Now is the perfect time to dust off that old resume and give it a modern twist. Demanded wages and budget cuts are increasing, so employers are looking for individuals who are a cut above. So stay ahead of the pack with the next several creative tips to boost your resume and receive an interview every single time. 


Pro Tip 1: Create a Personal Brand.


You have the freedom to run wherever your heart desires on this. Start utilizing this power by creating a clean canvas originating from your personal brand. If you are applying to a creative role and sending your resume, portfolio, and cover letter, consider all the ways to make them look more unified and professional. Take your resume to the next level by demonstrating your creative ability working within a set of rules. Just guarantee branding consistency over every document submitted. Focus less on style and more on substance.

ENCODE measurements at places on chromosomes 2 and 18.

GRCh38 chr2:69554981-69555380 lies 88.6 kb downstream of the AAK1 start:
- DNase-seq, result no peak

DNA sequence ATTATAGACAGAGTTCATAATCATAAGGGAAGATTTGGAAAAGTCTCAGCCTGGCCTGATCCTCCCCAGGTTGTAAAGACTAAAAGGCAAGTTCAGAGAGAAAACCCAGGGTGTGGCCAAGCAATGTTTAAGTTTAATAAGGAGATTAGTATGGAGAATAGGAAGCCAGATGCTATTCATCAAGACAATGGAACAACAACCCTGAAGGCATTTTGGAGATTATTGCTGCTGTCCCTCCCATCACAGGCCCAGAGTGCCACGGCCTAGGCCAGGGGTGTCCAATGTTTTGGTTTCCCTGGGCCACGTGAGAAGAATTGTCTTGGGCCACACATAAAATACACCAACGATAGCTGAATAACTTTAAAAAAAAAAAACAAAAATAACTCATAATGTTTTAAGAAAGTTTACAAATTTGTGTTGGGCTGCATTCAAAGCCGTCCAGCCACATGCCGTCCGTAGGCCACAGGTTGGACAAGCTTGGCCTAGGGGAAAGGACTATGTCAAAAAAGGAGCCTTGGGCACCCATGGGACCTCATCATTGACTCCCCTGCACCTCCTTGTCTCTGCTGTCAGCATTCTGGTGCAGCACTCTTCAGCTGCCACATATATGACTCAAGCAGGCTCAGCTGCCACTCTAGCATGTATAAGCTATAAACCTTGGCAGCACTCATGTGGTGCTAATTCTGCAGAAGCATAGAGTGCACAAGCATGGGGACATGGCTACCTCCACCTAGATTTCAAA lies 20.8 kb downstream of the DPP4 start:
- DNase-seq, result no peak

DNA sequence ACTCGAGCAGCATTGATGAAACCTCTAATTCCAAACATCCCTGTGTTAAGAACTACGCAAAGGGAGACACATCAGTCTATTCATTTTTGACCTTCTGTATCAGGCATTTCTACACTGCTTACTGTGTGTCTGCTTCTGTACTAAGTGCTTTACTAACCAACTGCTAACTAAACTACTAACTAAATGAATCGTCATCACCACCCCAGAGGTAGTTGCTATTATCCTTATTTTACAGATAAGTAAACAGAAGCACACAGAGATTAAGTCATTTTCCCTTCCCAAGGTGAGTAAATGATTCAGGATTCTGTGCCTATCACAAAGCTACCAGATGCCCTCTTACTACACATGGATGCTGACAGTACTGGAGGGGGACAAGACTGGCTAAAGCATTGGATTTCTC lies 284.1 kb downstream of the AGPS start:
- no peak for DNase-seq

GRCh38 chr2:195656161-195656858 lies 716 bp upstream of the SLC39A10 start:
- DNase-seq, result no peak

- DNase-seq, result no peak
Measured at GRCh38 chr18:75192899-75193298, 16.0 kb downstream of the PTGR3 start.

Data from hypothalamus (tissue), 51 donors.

Related Article: “Everything an Interior Designer Needs to Build a Personal Brand


You can cover three pieces of brand expression before designing your resume.


  1. Logo
  2. Color palette
  3. Font and How Your Format Text


Ask yourself:


  • What do you value most?
  • Are there specific colors that represent my mission?
  • Who is my target audience?



Pro Tip 2: Use a Different Layout than the Norm.


Consider using a horizontal layout versus the traditional vertical style. This is not a common practice which is a great opportunity to immediately stand out. You may also be able to include more information into your resume without worrying about the one-page rule.